Herbs, perennial, deciduous, rhizomatous, without aerial stems. Leaves alternate (sometimes appearing opposite because of crowding), 2-ranked; stipules absent; petiolate foliage leaves and sessile, triangular scale-leaves both present. Leaf blade membranous or leathery, pubescent at least abaxially and on margins. Inflorescences terminal on rhizome, flowers solitary; bracts absent. Flowers: sepals distinct, usually mixture of white, green, tan, red, or purple, proximally touching valvately and forming well-de tube, externally usually villous, inner surface strigose, smooth or with weak longitudinal ribs, never with network of low ridges; vestigial petals present or absent; stamens 12, distinct; filaments longer than pollen sacs; terminal appendage of anther well developed; ovary inferior, 6-locular; styles connate in column. Capsule fleshy, dehiscence irregular. Seeds ovoid, not winged, with fleshy appendage. x = 13.
North America, Eurasia.
Species ca. 10 (6 in the flora).
The species seem amply distinct, but herbarium material can be difficult to key for several reasons. First, the diagnostic colors of some organs (especially of the connective and the inner hairs of the calyx) often darken on drying. Second, immature flowers and young fruit are superficially similar to mature flowers, but color and posture of floral organs may be different at those stages. For instance, posture of the distal portion of sepals at anthesis (whether erect, spreading, or reflexed) is diagnostic for the species, but sepals in all species are erect in bud and in fruit. Third, as in Hexastylis, distortion of the flower in pressing makes it difficult to interpret calyx structure. In particular, the distinction between proximal portions of the sepals, which meet valvately to form a well-defined false calyx tube, and distal portions, which do not, is obvious in fresh material but often unclear in the herbarium.
The flowers of Asarum are predominantly self-pollinated, but they are occasionally visited by mycotrophic flies (K. L. Lu 1982).
|1||Adaxial leaf surface almost always with white or silvery variegations; sterile tip of connective on inner stamens at least as long as pollen sacs; underground stems erect or ascending, deeply buried, internodes 0.2–1.5 cm.||> 2|
|1||Leaf surface never variegate; sterile tip of connective on inner stamens shorter than (rarely about as long as) pollen sacs; rhizomes horizontal, shallow (deeply buried in A. wagneri), internodes 0.5–6.5 cm.||> 3|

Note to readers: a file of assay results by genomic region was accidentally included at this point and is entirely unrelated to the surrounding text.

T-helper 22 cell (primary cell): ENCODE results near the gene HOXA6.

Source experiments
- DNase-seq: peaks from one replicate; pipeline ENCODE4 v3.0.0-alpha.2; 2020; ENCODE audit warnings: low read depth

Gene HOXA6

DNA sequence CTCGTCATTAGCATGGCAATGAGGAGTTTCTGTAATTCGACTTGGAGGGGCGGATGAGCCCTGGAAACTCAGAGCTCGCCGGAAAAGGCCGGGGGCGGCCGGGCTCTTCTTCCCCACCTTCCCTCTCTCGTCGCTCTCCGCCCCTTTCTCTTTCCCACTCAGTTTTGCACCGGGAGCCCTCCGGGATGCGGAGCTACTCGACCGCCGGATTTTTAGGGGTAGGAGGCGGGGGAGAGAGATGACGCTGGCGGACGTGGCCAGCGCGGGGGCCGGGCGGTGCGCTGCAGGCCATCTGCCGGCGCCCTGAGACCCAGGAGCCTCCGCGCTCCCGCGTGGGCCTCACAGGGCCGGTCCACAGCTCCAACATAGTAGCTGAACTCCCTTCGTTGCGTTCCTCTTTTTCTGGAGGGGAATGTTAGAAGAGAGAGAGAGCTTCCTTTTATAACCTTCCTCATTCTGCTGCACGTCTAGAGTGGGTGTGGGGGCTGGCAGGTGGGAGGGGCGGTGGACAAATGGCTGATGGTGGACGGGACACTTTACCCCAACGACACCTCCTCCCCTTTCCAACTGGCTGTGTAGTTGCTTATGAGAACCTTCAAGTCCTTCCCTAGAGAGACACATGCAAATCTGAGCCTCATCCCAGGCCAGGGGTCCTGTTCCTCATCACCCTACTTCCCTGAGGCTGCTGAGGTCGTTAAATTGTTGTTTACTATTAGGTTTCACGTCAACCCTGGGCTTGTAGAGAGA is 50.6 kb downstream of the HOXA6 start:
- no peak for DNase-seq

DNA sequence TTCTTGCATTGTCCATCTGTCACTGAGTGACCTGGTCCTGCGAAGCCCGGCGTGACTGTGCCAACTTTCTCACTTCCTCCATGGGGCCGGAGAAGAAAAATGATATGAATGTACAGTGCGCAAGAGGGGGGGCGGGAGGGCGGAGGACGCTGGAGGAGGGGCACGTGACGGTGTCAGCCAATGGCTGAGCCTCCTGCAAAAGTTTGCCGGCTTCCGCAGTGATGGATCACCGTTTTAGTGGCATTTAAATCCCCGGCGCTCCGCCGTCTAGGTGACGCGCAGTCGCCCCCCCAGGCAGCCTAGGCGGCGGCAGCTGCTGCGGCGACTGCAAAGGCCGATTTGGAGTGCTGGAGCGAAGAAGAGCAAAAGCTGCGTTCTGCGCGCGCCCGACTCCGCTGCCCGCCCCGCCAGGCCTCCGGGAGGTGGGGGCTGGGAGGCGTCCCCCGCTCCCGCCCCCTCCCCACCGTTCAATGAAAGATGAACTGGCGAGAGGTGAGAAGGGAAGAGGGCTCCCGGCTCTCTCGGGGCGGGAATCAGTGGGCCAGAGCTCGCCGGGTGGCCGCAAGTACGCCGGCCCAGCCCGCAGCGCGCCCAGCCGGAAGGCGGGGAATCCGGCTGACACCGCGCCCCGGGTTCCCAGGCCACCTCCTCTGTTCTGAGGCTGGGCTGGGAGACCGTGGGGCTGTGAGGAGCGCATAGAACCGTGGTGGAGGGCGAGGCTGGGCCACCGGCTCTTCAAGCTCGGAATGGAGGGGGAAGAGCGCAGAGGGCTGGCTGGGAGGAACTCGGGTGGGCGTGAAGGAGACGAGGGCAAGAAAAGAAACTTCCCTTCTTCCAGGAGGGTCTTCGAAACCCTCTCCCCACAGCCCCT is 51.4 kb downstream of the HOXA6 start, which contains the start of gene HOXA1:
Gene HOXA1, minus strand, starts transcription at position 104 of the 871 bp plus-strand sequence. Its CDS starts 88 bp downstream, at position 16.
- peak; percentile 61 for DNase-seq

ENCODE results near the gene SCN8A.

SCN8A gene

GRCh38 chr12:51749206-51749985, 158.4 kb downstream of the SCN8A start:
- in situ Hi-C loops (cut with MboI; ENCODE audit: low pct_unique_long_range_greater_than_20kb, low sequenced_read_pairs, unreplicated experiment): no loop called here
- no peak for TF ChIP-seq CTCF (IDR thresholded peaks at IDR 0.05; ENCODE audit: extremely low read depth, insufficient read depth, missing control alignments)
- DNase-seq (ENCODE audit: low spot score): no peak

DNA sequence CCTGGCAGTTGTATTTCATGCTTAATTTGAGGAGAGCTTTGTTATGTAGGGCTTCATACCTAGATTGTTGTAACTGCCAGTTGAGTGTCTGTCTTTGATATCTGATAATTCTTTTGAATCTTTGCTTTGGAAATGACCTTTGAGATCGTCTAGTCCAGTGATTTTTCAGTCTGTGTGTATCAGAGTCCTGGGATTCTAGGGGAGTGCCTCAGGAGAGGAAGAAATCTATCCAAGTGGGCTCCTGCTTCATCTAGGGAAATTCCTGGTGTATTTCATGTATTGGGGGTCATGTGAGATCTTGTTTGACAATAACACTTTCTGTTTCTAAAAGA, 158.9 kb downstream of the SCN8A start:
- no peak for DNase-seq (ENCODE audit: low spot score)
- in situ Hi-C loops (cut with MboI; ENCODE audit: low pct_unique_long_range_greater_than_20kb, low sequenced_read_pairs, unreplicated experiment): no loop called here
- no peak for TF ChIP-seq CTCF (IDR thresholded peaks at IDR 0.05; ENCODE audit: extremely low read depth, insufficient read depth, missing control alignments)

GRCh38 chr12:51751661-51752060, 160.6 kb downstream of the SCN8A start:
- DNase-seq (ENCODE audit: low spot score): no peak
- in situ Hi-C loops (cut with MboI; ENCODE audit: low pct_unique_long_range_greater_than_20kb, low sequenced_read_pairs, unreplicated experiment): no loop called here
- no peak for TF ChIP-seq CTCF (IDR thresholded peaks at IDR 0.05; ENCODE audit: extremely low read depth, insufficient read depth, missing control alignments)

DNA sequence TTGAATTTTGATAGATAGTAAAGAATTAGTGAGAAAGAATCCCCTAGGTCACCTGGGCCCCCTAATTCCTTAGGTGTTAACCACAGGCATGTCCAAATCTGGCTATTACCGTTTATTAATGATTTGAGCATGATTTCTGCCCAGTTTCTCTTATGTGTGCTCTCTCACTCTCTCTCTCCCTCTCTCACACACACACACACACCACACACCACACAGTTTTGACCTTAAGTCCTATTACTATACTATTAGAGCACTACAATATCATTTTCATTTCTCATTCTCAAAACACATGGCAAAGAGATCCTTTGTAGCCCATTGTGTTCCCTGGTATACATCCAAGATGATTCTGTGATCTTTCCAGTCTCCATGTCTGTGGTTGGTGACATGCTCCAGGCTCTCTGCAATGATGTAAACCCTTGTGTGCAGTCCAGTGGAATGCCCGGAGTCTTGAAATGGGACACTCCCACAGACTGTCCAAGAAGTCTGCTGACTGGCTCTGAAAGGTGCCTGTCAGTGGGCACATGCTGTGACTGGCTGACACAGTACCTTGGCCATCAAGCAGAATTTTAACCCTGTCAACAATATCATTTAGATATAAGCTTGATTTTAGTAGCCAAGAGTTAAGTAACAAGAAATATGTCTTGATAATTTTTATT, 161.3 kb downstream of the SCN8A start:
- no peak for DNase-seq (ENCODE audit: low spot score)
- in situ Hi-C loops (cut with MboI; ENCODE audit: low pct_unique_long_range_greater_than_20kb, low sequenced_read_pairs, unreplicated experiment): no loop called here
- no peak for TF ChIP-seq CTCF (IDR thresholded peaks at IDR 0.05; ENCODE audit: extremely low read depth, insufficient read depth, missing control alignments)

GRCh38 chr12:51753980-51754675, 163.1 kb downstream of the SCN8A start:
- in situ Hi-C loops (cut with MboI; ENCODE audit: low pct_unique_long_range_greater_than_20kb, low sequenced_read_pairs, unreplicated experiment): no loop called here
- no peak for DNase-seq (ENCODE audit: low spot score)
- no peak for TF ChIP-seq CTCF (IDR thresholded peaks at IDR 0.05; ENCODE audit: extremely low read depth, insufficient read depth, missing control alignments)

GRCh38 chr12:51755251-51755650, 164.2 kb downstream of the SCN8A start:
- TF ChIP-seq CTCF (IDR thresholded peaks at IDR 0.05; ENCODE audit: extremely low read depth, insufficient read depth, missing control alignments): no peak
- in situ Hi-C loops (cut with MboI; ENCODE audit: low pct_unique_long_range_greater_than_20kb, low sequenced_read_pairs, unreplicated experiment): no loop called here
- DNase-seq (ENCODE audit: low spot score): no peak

|2||False calyx tube subglobose, inner surface dark red with purple hairs; distal part of sepal tan or greenish (inner surface rarely red proximally), erect or spreading at anthesis, 17–52 mm; marginal hairs of leaf ± perpendicular.||Asarum marmoratum|
|2||False calyx tube cylindric, inner surface white with brownish purple stripes and white hairs (turning brown with age); distal part of sepal reddish, spreading perpendicularly or reflexed at anthesis (but erect in bud and fruit), 12–27 mm; marginal hairs of leaf strongly curved toward apex.||Asarum hartwegii|
|3||Flower descending; divergent part of sepal strongly reflexed at anthesis, 4–8 mm, acute to apiculate or short-acuminate.||Asarum lemmonii|
|3||Flower horizontal to erect; divergent part of sepal spreading or reflexed at anthesis, 6–75 mm, apiculate to acuminate or filiform-attenuate.||> 4|
|4||Flowers horizontal; divergent part of sepal (11–)30–75 mm; leaves cordate.||Asarum caudatum|
|4||Flowers erect or ascending; divergent part of sepal 6–24 mm; leaves cordate-reniform to reniform.||> 5|
|5||Adaxial surface of distal sepals purple; false calyx tube cylindric, outer surface usually tan or purplish; e North America.||Asarum canadense|
|5||Adaxial surface of distal sepals white or light green (at least distally); false calyx tube subglobose to cylindric-urceolate or urceolate, outer surface light green; s Oregon.||Asarum wagneri|